A crazy first couple of weeks

We’re stoked with the level of positive response and idéas from the development community. The GDPR regulation to many is something that comes from a foreign authority, but the core principles of the legislation have pointed in a direction the whole of the web community know it needs to go – no matter the name of the regulation.

The WPTavern article got a great deal of exposure and helped us get in touch with community people sitting in various interesting places. Much work has already gone into thoughts, legal texts and actual solutions in regards to GDPR compliance. Since GDPR can have a huge impact on the likes of Jetpack, Redux, and various form-builder plugins, it’s only natural that the focus for those companies is inward at the moment.

Our talks with Paul Sieminski from Automattic, and Dovy Paukstys from the Redux options framework have reassured us that we still do have a need for a GDPR structure which can help the community establish a basis for handling GDPR compliance.

We are aware that this is not a walk in the park, and legislation can have a massive impact on website owners, and developers alike. Our proposed interface is not one that you would be able to hold accountable, but to some extent, you might be able to build accountable systems on top of it.


Community feedback

40 plugin authors have answered our survey. 72,5% of which have a rough idea about the GDPR implications, and luckily only 7.5% don’t know what EU GDPR is 😉

That is contrasted by a whopping 43,9% answering that they do not currently have a plan against 4,9% that do have one.

(24,4% have plugins not handling user information in any way)

So you could say there is a need for some kind of solution.

With 90% answering, Yes, or I would consider implementing a GDPR “file” type solution into their plugins, I take that as thumbs up from the community in our proposed direction.

Where we’re at with the code

With the input we’ve gotten, we have been able to further develop our idea into the current state – one we are now open sourcing on GitHub (no real code just yet).

Check out the Github repo

Our proposal is an Object interface which you can choose to implement in your plugin code (or theme). Doing so will require you to actively develop a set of methods that work specifically with your plugin code.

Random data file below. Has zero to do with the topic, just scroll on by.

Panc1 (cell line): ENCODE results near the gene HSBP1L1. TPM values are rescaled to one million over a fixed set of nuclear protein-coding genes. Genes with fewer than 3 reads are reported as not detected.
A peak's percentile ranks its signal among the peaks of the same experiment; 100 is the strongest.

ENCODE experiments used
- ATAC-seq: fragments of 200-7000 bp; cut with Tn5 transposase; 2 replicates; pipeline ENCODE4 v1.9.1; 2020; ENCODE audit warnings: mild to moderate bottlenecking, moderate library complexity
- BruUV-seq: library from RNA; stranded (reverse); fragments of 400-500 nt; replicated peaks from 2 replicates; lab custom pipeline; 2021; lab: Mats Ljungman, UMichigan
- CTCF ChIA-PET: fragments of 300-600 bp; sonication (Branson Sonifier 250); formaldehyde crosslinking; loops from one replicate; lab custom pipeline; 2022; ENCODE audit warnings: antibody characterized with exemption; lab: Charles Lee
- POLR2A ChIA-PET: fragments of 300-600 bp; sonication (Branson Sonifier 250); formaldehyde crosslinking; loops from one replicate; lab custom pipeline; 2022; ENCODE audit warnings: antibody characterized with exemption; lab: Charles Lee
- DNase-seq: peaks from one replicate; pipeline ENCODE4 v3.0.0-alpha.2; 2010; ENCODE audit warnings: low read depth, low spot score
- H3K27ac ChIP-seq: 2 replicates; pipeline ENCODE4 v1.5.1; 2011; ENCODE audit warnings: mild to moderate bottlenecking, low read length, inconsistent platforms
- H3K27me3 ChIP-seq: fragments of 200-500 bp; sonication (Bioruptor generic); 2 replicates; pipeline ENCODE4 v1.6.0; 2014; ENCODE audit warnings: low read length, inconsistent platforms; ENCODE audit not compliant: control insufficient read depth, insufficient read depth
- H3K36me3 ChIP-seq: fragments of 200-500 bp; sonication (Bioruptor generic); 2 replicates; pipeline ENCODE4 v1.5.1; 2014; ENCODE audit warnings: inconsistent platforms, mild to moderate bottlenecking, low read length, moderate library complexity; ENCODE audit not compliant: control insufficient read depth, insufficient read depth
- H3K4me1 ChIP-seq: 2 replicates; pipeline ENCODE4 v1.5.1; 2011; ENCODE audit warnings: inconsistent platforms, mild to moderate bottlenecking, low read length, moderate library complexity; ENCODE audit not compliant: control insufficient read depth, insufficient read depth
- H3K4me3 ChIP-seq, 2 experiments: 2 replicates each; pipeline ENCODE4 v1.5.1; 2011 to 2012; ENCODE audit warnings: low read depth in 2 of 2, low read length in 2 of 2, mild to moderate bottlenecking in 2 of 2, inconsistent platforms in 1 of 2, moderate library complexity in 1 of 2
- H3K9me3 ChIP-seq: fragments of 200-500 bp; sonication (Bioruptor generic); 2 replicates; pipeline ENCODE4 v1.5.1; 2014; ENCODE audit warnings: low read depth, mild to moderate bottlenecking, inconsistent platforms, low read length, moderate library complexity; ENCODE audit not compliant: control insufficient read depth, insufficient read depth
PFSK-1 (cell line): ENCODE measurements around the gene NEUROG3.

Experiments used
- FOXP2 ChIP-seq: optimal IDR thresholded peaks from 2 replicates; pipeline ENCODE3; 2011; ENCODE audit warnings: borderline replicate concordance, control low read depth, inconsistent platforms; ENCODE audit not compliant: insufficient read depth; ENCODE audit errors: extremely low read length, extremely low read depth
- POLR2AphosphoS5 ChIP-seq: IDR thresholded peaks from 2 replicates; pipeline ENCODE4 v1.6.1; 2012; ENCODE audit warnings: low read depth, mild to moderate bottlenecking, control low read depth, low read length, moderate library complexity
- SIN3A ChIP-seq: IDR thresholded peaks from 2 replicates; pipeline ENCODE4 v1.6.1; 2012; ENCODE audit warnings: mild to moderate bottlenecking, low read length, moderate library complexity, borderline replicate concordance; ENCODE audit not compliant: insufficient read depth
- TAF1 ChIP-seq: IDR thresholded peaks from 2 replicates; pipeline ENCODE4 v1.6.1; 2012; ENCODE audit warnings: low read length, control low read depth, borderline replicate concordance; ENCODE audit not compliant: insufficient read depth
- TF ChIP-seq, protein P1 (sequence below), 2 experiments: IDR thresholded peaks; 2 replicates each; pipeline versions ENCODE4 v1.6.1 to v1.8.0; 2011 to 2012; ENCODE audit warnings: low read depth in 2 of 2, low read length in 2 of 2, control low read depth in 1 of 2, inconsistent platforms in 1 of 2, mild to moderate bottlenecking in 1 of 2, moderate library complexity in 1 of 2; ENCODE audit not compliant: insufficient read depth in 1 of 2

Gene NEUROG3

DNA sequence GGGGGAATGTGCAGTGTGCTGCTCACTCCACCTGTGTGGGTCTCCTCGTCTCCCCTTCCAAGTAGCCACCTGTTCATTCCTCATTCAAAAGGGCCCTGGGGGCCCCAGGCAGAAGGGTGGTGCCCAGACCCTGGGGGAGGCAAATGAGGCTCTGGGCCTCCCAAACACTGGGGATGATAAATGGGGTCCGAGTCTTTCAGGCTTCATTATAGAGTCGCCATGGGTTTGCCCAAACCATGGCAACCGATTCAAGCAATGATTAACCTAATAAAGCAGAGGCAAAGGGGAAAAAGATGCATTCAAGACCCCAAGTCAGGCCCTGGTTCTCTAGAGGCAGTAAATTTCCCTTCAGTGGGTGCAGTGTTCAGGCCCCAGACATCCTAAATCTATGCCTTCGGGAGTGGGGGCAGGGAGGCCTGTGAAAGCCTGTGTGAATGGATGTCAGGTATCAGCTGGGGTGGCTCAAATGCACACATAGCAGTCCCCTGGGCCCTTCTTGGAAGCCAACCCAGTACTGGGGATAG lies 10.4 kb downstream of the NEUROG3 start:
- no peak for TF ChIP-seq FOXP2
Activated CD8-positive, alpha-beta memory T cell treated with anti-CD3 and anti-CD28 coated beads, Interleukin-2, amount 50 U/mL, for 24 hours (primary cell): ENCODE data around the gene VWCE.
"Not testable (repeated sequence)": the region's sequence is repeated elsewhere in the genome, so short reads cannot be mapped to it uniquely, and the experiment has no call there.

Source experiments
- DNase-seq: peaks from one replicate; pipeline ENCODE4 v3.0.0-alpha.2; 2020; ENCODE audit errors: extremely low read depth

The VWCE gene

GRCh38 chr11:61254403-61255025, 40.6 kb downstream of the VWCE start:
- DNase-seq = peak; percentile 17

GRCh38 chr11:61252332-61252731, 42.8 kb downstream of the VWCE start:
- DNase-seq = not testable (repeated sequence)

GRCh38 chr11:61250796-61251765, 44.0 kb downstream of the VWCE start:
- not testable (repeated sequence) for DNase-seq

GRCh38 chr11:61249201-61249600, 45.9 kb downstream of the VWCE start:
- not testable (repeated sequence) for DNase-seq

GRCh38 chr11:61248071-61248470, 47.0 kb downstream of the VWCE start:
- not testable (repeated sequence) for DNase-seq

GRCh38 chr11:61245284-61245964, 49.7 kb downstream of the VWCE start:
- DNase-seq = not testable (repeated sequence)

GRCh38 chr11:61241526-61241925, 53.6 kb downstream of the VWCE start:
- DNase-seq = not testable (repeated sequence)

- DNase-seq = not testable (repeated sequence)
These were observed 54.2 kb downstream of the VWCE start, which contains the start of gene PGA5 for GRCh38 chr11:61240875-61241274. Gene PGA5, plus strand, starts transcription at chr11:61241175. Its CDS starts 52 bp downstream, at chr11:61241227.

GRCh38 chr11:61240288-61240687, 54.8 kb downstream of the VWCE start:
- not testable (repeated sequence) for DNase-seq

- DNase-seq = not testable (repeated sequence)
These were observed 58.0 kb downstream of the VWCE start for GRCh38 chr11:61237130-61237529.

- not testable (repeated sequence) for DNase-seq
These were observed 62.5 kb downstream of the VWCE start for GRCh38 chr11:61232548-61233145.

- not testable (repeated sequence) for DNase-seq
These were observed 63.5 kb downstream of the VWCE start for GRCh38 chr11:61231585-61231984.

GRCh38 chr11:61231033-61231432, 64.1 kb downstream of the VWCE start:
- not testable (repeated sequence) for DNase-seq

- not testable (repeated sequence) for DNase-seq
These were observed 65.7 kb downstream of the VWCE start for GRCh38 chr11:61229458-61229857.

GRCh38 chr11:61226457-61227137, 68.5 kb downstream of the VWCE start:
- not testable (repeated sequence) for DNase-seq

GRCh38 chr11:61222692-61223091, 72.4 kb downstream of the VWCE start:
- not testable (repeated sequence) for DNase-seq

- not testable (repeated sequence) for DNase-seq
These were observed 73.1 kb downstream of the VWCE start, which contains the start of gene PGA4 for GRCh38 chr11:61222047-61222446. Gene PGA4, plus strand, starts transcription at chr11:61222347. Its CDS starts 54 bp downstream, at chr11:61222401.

The output of those interface functions is first and foremost a unified way for us as a community, to identify information on personal data, no matter the format of your plugin.

The nature of such an interface, puts some responsibility in the hands of the developer, to identify any place, personal data is stored. What kind of data it is, and for what purpose as well as how it should be handled upon deletion.

The Interface approach will allow a community-wide adoption, without setting limitations on how plugin developers choose to work with their data – something we obviously can’t control.

The specific functions of the interface will directly correspond to the requirements in the GDPR.
That means we will – in time – have functions that will give you the ability to handle: requests to access userdata, the right to be forgotten, report data breaches, delete and anonymise data, a plain language description on how your plugin complies with GDPR, and a bunch of other very hands-on things you need to be able to do with the data your website collect.

Some of those functions will be required, others depend on the nature of the data you are handling.

With a set of ever-growing functions that tie into specifics of the GDPR, we will be able to allow the whole of the community to create GDPR-feature plugins that can handle the functions required by website owners(administrators) as well as the front-facing functions of allowing visitors to ask for information, delete or take their data with them.


Collaboration, the future, and funding

Our initial interface proposal (no real code) with the first couple of functions are now available on Github https://github.com/GDPRWP/standard.

Please remember that this is in no way ready for your dev.  environments, but please do send us any feedback you can come up with.

It’s opensource since we believe that the WP Community will be the best place in the world to dynamically build this interface.

At the moment we’re 2 guys leading up this initiative, and although we are an eager bunch, we do realize that this requires much more work, and a bit of funding for us to go the full approx. 200 days.

We appreciate the help offered by Automattic and Redux.

If you wish to help out, please do contact me: core@dejliglama.dk


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